I have not been following this young man's football career at Notre Dame and quite frankly, know nothing of him but the stories coming to light about his involvement in what is apparently an elaborate hoax with an alleged death and more is... intriguing to say the least.
Yet, he does have his defenders and they seem more than credible to me.
What follows are excerpts of a press conference held by Notre Dame's Vice President and Director of Athletics, Jack Swarbrick and quite frankly, he's giving a perspective I'm not hearing from sports media:
My focus here tonight is to talk to you about what the University knew, when we knew it, and what decisions we made based on that information. Much of what drove that process and those decisions relates in part to a fundamental view of the importance of student privacy, and that will likely play a role tonight also because, at the end of the day, this is Manti's story to tell and we believe he should have the right to tell it, which he is going to do.
So there may be some questions this evening which I defer to him, but I will try to be as responsive as I possibly can to all of your questions.
While we still don't know all of the dimensions of this and other than the perpetrators, I can assure you that no one knows all of the dimensions of this there are certain things that I feel confident we do know. The first is that this was a very elaborate, very sophisticated hoax perpetrated for reasons we can't fully understand but had a certain cruelty at its core, based on the exchanges that we were able to see between some of the people who perpetrated it.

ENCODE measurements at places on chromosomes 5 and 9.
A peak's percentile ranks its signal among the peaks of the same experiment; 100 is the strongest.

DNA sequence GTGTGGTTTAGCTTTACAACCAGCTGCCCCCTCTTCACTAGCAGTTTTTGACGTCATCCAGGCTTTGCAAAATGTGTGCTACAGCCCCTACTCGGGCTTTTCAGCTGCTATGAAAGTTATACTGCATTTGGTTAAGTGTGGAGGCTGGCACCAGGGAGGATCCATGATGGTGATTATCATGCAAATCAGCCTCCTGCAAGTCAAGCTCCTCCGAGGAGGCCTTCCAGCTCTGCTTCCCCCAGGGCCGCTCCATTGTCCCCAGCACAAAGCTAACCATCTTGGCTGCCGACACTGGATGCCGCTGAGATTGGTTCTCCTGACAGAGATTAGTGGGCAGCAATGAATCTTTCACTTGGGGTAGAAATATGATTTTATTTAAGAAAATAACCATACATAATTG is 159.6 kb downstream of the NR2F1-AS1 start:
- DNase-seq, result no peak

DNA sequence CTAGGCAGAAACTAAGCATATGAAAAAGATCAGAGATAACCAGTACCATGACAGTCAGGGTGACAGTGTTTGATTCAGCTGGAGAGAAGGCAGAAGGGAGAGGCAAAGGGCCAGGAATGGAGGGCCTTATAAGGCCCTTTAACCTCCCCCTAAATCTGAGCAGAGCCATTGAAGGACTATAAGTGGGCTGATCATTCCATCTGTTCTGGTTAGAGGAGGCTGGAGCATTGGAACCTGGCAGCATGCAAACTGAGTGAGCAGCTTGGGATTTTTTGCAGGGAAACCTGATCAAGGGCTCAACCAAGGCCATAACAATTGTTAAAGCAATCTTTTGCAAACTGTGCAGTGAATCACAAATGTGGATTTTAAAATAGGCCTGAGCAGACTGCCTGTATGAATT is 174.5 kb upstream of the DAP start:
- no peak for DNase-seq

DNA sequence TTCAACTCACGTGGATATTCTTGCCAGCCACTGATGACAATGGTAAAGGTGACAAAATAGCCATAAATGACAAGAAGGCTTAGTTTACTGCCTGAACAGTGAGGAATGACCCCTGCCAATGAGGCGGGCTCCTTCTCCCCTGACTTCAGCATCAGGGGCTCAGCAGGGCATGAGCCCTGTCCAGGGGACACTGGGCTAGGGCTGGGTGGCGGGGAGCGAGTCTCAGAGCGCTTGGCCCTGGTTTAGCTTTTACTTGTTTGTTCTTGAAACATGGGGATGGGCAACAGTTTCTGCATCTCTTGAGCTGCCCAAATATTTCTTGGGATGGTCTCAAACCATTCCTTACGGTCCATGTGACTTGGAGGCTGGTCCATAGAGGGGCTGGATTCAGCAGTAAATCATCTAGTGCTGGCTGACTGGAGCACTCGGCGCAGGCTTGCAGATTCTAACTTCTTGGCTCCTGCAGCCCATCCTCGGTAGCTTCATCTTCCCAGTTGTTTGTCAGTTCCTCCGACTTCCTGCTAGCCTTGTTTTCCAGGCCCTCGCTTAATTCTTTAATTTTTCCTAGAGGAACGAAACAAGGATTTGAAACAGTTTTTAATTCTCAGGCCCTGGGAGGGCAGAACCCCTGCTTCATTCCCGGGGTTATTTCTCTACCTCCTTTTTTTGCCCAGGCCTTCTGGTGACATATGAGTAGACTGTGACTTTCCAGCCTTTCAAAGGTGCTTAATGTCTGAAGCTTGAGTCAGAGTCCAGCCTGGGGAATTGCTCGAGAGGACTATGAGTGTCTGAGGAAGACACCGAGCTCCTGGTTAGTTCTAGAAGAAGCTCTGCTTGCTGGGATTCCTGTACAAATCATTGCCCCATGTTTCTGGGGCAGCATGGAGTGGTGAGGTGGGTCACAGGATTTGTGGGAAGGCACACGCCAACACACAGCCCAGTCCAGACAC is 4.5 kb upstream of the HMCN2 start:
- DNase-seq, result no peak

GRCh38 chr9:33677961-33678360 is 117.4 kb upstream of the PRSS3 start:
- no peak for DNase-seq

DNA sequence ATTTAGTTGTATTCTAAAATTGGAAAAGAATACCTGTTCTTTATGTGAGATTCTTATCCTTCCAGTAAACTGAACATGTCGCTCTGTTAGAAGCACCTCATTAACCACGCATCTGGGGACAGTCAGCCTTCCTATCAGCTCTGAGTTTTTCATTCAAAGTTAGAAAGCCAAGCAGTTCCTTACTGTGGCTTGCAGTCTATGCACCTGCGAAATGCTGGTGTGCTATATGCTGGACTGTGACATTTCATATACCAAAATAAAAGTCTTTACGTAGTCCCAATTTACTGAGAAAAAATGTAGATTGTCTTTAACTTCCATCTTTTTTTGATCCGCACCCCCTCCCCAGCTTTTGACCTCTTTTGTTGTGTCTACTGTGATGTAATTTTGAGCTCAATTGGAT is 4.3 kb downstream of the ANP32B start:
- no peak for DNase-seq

Manti was the victim of that hoax. Manti is the victim of that hoax, and he will carry that with him for a while.
In many ways, Manti was the perfect mark because he is a guy who is so willing to believe in others and so ready to help that, as this hoax played out in a way that called upon those tendencies of Manti and roped him more and more into the trap. He was not a person who would have a second thought about offering his assistance and help in engaging fully.
Finally and reflective of that, I want to stress, as someone who has probably been as engaged in this as anyone in the past couple of weeks, that nothing about what I have learned has shaken my faith in Manti Te'o one iota. The same great young man, great student, and great athlete that we have been so proud to have be a member of our family is the same guy tonight, unchanged in any way, except for, as he indicated in a statement in his release, the embarrassment associated with having been a victim in this case.
Manti lives his life on his sleeve, and he is out there. As I said earlier and I don't think this was an accident they understood, given the nature, the extraordinary nature of this man, the more trouble she was in car accident, diagnosis of leukemia, failing health the more engaged he would become, the more focused he would become, and the more dedicated he would become, and that's exactly what happened here. And for those who are suspicious that that can happen in sort of a virtual environment, I think there are a lot of examples out there that suggest otherwise. I mean, this documentary chronicles one of them, but as we've gotten into this, I've been surprised to learn the frequency with which it exists and the cautionary tale it affords to those same young people. The people who will be least skeptical of this are the people who live their life in the social media as an important component of it. Skepticism probably increases with age, but it's harder for those of us who aren't fully engaged in that medium to understand how it can be used to this effect.
I really think the entire thing needs to be read... and once done, ask yourself if your view of this story changes at all.